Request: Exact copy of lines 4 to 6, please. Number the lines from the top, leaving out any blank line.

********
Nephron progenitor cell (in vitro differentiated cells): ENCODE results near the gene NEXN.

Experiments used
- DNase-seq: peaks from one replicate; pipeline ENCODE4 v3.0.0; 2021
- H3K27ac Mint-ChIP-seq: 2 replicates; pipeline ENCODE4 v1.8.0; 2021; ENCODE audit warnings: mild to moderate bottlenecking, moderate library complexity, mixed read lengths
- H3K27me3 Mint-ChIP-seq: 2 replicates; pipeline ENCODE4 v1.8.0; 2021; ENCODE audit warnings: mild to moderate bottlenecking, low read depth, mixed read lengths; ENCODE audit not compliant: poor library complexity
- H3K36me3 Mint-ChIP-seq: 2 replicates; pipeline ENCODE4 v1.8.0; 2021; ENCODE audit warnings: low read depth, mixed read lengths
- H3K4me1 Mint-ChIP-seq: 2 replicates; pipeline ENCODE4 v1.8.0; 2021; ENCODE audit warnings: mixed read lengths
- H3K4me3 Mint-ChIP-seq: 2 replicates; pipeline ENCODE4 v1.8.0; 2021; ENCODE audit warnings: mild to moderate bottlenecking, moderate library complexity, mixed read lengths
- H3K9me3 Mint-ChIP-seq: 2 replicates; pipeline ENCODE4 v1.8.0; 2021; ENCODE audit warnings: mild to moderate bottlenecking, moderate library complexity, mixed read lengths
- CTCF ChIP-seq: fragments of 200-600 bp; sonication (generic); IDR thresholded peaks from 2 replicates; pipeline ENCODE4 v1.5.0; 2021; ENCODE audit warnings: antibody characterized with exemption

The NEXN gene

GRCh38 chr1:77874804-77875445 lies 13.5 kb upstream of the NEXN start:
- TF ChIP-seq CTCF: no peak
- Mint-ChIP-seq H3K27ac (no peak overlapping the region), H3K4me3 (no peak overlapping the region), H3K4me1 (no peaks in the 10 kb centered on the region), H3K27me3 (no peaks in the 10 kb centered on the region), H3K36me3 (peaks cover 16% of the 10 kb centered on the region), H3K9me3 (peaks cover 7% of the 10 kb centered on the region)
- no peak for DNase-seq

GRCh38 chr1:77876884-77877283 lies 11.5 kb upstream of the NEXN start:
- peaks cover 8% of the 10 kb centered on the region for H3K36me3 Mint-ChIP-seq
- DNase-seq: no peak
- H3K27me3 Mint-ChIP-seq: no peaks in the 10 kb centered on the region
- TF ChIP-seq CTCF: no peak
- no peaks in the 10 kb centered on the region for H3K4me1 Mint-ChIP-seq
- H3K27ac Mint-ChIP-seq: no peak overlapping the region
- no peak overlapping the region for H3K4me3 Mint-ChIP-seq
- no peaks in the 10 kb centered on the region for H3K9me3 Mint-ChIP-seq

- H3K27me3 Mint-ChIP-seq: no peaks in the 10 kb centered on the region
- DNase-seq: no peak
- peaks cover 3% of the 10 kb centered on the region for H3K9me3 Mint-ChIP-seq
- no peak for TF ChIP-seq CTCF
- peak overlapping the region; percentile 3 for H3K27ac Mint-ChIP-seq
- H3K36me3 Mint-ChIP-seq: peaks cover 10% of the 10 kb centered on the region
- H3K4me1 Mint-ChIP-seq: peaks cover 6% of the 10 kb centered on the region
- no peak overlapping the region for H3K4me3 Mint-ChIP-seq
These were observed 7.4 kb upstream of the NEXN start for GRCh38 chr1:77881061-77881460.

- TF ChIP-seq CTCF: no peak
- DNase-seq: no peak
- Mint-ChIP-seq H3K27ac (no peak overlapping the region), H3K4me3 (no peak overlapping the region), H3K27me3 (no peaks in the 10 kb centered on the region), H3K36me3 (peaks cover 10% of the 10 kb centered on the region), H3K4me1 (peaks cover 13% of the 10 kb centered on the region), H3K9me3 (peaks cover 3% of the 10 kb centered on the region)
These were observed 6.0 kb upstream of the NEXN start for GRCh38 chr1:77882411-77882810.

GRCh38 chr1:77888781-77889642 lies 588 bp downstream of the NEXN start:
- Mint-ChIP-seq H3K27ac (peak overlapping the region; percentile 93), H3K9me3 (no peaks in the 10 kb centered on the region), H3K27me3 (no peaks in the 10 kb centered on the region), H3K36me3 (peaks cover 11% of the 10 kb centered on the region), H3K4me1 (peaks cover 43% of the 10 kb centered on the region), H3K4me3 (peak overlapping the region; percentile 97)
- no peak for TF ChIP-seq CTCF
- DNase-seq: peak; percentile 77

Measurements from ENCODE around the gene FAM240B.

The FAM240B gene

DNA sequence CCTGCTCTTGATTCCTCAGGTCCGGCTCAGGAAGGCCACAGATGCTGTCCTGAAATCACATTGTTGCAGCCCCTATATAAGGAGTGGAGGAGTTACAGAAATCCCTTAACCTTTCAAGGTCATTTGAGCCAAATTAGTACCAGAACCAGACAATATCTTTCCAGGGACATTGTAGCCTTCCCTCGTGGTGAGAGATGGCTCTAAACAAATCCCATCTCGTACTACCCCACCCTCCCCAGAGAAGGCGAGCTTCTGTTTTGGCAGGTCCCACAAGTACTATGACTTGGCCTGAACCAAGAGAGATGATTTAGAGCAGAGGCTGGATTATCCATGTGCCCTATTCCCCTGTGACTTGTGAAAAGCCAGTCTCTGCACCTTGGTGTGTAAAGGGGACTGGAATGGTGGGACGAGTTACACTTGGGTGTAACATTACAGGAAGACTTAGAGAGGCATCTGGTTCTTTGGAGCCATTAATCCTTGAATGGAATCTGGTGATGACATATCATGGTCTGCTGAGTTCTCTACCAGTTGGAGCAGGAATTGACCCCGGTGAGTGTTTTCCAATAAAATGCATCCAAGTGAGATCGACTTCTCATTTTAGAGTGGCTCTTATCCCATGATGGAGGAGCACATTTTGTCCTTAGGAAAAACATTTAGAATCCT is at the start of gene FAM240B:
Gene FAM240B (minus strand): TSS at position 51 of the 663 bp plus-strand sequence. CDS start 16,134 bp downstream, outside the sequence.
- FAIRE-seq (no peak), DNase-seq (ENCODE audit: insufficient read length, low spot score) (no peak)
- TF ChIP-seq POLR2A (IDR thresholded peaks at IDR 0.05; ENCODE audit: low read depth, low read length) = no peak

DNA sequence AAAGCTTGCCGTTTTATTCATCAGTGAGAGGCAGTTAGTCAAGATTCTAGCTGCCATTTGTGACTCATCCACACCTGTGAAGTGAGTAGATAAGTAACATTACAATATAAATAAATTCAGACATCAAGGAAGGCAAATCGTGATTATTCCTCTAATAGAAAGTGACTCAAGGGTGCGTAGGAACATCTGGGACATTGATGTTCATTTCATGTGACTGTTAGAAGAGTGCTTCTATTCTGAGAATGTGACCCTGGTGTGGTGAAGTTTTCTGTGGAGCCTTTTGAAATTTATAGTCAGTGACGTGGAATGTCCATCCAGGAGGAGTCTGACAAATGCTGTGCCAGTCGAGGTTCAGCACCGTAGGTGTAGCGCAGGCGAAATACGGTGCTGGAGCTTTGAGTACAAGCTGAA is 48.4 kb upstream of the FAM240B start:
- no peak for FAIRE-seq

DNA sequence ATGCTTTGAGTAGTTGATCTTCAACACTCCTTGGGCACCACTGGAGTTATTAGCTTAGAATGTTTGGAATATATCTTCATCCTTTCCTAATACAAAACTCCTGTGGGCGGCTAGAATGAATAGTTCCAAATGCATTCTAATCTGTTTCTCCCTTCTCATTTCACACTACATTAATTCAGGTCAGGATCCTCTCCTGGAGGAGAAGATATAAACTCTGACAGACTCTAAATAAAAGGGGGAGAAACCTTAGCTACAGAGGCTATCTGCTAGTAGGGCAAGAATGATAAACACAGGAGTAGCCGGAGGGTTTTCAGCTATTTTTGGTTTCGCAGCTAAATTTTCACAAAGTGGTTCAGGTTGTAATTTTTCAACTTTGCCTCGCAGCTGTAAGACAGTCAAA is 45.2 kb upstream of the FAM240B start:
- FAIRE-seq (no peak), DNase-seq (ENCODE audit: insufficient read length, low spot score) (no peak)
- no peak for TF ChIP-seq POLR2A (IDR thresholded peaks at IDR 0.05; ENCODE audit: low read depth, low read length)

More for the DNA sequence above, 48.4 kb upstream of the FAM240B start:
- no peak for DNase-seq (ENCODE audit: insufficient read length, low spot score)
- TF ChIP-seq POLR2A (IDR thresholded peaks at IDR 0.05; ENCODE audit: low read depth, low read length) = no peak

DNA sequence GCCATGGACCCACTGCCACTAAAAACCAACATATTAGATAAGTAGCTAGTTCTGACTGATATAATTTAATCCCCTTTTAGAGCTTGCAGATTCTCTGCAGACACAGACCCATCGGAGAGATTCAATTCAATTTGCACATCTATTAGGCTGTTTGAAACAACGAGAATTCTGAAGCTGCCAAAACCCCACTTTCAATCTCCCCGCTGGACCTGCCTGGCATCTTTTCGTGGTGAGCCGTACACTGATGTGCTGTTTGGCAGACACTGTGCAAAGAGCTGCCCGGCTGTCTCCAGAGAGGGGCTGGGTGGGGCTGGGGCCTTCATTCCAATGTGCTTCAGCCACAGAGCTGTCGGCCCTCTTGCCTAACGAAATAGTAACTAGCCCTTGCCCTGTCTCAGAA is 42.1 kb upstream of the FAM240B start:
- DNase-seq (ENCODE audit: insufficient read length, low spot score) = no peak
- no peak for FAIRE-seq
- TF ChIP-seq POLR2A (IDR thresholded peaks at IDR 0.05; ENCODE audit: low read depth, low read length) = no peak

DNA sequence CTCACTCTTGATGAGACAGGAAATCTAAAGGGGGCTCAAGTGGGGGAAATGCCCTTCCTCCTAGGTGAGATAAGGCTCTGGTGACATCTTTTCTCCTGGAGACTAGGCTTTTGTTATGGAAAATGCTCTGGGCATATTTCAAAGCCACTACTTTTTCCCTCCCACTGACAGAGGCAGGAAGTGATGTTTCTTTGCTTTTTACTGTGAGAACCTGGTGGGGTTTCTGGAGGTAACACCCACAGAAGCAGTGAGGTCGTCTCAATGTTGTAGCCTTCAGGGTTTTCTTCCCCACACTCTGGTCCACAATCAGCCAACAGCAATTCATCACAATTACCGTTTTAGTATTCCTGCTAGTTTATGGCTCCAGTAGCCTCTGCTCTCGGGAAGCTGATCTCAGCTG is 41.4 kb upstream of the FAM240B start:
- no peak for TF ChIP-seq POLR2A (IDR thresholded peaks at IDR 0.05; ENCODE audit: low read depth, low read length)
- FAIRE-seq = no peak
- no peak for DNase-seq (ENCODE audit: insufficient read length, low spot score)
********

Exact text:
- H3K27ac Mint-ChIP-seq: 2 replicates; pipeline ENCODE4 v1.8.0; 2021; ENCODE audit warnings: mild to moderate bottlenecking, moderate library complexity, mixed read lengths
- H3K27me3 Mint-ChIP-seq: 2 replicates; pipeline ENCODE4 v1.8.0; 2021; ENCODE audit warnings: mild to moderate bottlenecking, low read depth, mixed read lengths; ENCODE audit not compliant: poor library complexity
- H3K36me3 Mint-ChIP-seq: 2 replicates; pipeline ENCODE4 v1.8.0; 2021; ENCODE audit warnings: low read depth, mixed read lengths